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  • StreetDeck power management - can it do this?

    Can StreetDeck be made to do this: (similar to a laptop), where you can have it go to standby for a period of time (I would like 12 hours), but if it stays in standby for longer, it will automatically hibernate?

    I know you can do this for up to six hours just using the screen saver, but I would just as soon as have the ignition be able to "trigger" the process.

    Maybe have the ignition trigger the screen saver and set the options there?

    But that still only gives you up to 6 hours delay (would like longer).

    Any thoughts?

    (The purpose here is to leave it in standby most of the time, but I don't want to drain the battery if I don't drive the car one day. I have an OPUS 150 and CarNetix 1900 to play with).

  • #2
    If anyone was wondering, both the OPUS and CarNetix products attempt to protect the battery from deep discharge. There are 2 reasons this mechanism is suboptimal:

    1. IMHO, the cutoff value is set too low (10.6 V). I am not sure there's enough crank amps available by the time the voltage hits that spot. (I have an Optima 51R yellow top).

    2. Those units can only "hard" power off, losing system state. Hibernating is a much more elegant solution.

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    • #3
      I'm gonna keep talking to myself here since no one is responding. I found that the MB896 board draws very little current in S3 standby, so battery drain is probably not an issue. I do wonder now what the Carnetix will do with the deadman timer after 3 days. Just hard power off from standby?

      I mean there is no way for the CarNetix 1900 to tell the PC to gracefully shut down since the ACPI connection can just put in standby and bring it out, right?

      So I guess it would still be nice for StreetDeck to have this feature.

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      • #4
        I haven't looked into it too much, but I don't think that can be done from software. I think it requires BIOS support to goto hibernate.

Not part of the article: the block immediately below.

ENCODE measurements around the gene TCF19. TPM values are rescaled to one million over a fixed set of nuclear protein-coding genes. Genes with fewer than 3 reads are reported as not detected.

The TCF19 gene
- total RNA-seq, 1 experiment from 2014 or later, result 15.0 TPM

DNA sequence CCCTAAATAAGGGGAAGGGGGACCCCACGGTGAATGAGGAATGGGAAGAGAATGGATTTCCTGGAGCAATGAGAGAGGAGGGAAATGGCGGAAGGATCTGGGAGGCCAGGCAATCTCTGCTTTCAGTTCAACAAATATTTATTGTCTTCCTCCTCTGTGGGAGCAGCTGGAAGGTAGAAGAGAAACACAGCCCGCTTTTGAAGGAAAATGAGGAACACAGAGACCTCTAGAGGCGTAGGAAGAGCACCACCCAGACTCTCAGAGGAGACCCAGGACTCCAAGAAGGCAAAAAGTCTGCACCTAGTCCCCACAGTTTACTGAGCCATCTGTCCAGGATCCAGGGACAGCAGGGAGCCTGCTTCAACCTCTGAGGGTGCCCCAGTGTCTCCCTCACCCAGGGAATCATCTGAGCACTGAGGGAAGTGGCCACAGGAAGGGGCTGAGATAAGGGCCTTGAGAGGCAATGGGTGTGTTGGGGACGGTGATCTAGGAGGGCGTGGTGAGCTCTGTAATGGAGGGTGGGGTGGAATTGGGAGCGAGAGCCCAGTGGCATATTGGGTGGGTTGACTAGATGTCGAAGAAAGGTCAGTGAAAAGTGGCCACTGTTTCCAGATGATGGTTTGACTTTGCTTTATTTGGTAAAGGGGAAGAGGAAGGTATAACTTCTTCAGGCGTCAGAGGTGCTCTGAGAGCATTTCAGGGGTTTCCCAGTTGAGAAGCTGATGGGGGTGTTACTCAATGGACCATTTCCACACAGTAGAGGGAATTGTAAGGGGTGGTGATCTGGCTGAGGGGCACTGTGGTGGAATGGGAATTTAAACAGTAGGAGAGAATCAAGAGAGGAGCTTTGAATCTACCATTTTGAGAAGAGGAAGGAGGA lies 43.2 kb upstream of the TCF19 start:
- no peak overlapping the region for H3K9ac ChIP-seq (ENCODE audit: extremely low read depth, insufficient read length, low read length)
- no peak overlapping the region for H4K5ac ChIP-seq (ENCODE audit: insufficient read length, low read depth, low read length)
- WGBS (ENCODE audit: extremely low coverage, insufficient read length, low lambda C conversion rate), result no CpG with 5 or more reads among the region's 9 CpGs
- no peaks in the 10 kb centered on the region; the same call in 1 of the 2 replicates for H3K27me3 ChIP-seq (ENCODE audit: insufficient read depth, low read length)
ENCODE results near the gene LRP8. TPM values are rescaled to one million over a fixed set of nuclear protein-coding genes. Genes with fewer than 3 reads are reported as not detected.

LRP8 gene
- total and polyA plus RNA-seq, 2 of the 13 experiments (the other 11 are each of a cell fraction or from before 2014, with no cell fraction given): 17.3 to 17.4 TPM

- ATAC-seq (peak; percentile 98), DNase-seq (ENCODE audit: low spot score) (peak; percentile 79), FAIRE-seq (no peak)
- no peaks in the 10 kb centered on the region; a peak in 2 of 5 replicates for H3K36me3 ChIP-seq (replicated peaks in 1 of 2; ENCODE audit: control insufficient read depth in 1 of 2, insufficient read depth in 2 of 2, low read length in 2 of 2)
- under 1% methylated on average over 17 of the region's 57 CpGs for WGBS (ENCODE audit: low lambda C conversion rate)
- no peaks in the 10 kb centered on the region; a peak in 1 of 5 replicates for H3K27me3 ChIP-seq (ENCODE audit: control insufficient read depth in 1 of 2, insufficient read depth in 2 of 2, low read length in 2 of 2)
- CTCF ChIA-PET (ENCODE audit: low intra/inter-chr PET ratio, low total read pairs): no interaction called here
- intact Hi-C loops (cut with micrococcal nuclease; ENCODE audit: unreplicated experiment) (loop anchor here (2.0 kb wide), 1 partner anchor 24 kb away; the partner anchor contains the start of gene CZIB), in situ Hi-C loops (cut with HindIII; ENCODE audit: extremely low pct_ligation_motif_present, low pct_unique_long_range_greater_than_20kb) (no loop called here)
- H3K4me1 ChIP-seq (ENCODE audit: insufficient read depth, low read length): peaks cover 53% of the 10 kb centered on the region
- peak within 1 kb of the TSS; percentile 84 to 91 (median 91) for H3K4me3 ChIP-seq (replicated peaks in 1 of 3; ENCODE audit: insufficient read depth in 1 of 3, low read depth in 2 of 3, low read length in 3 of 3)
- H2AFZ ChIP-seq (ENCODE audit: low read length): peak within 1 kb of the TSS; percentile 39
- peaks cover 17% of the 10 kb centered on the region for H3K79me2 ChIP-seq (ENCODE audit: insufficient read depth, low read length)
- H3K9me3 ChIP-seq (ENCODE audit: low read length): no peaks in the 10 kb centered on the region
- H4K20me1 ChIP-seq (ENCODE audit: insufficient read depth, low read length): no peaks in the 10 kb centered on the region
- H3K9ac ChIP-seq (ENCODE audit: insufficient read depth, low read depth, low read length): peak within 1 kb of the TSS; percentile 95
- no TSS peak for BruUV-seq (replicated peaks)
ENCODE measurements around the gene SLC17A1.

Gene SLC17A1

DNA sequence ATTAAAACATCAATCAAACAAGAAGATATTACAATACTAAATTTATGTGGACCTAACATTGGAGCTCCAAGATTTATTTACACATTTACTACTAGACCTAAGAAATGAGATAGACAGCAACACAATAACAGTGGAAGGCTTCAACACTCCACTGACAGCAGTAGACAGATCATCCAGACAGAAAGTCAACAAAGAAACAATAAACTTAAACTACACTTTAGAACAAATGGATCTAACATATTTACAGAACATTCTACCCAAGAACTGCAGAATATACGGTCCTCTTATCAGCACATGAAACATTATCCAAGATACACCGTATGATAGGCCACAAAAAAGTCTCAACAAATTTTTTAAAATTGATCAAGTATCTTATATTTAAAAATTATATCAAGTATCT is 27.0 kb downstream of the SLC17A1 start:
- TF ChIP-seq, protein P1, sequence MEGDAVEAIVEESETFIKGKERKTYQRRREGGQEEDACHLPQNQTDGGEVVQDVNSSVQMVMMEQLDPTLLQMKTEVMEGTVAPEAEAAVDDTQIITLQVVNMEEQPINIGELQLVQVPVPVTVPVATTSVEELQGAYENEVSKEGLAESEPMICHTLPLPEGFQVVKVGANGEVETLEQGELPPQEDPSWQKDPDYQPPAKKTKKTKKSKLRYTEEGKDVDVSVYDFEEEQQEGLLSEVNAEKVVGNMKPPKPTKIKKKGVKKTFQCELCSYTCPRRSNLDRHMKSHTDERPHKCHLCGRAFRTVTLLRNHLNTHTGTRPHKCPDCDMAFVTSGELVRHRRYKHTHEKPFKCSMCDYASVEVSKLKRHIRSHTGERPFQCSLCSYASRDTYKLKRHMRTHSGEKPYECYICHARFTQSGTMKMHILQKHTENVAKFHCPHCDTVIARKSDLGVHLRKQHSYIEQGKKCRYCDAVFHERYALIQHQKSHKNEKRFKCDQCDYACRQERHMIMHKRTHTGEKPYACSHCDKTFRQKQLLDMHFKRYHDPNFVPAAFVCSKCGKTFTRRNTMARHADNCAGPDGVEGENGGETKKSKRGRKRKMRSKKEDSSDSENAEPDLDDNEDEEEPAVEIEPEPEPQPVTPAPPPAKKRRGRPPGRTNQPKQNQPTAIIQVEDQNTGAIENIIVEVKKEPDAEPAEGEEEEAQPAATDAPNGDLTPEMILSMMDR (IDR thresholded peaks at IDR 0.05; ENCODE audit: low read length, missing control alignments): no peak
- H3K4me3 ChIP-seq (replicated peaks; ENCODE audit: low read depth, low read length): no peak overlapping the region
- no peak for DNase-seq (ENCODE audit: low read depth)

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        • #5
          With my small VW battery i can go in standby for 20+ days using the MII10000 witch is porbably not a lot less then the motherboard you are using.
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          • #6
            I use the Epia M10000, and I usually leave the computer in standby using my unmodded Opus 150. I've left it alone for as long as a week and the car still started. It seemed a little sluggish turning over the first time, but it still started. I wouldn't go longer than that. In fact, I try to do a full shutdown if I know it'll be a few days (vacation, etc.). But in normal use, standby probably will not kill your battery.
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            • #7
              I found a rechargeable car starter that plugs into your cigarette lighter. I figured I'd throw one of these in my trunk. In the situation that I leave my car for too long and the battery dies, I'll just plug it in and I'm up and running. Leave it plugged in, car recharges it (or I recharge it off of AC when I get where I'm going). Just have to get a deep cycle battery so this doesn't decrease your battery's capacity... but I think the optima you mentioned is deep cycle.

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              • #8
                Originally posted by WebDog
                With my small VW battery i can go in standby for 20+ days using the MII10000 witch is porbably not a lot less then the motherboard you are using.